A Dictionary of London. Originally published by H Jenkins LTD, London, 1918.
This free content was digitised by double rekeying. All rights reserved.
The church consisted of a choir, with north and south aisles, chapels of St. John and St. Thomas, transepts, and nave of two aisles. It had a fine spired steeple, small, high and straight (S. 178). Destroyed 1362 and rebuilt.
At the dissolution of the monasteries the great mansion within the close, with hall, cloyster, etc., was given in 1539 by the King to Sir Richard Ryche (L. and P. H. VIII. XIV. (1), p. 588) and other parts, viz. the church, etc., were given to William Poulett, lord Seynt John, who built a large house called Powlet House, or Winchester House, within the precinct and walls of the Priory 1539 (ib. p. 421).
The steeple and east end were pulled down between 1603 and 1618, in spite of the remonstrances of the Mayor and Aldermen, who described it as one of the beautifullest and rarest spectacles of the City (Strype, ed. 1720, I. ii. 114).
All but the outer walls and columns of the existing church dividing the nave and the aisles were destroyed by fire in 1862, and after this fire it was proposed to pull down the church and erect a chapel on its site. But the determined opposition of the trustees supported by Gilbert Scott to this act of vandalism prevented the destruction of these noble remains, one of the few relics of 14th or 15th century work left in the City.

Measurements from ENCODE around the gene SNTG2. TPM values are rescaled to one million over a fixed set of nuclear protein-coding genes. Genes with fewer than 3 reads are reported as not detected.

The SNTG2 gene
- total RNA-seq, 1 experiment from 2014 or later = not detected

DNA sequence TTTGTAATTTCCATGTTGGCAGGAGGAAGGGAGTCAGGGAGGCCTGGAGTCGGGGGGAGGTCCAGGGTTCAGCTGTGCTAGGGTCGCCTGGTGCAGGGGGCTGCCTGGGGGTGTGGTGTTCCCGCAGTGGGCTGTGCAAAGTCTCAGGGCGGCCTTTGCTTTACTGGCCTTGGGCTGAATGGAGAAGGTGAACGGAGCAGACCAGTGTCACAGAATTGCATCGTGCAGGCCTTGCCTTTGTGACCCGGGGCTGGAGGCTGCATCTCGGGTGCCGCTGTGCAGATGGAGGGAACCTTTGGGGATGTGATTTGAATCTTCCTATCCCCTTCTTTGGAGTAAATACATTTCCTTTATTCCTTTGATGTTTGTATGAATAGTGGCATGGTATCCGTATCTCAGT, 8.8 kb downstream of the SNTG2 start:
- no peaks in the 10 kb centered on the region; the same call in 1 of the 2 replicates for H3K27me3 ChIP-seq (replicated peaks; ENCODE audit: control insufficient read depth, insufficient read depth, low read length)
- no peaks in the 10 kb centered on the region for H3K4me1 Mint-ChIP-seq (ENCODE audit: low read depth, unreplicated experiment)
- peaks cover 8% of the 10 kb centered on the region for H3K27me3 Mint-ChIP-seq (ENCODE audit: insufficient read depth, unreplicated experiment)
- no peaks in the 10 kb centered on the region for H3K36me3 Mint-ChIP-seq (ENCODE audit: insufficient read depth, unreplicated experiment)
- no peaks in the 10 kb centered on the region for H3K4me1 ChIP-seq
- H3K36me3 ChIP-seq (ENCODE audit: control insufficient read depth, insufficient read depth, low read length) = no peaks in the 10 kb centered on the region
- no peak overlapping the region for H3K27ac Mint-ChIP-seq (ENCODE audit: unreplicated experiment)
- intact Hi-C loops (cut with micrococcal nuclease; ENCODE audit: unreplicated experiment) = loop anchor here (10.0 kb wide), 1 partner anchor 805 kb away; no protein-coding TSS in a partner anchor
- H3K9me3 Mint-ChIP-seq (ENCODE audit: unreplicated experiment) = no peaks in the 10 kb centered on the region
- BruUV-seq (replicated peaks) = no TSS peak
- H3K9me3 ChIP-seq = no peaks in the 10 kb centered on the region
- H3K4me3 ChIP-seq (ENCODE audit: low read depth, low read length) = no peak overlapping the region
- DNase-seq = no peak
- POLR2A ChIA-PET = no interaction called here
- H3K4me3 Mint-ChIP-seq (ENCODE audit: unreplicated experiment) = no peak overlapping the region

Gilbert Scott described the building as a noble model of a preaching nave, for which purpose he considers that it was specially designed, being of great size and openness, upwards of 150 ft. by 80 ft. internally, supported by light and lofty pillars sustaining 18 arches. The style is Early Perpendicular.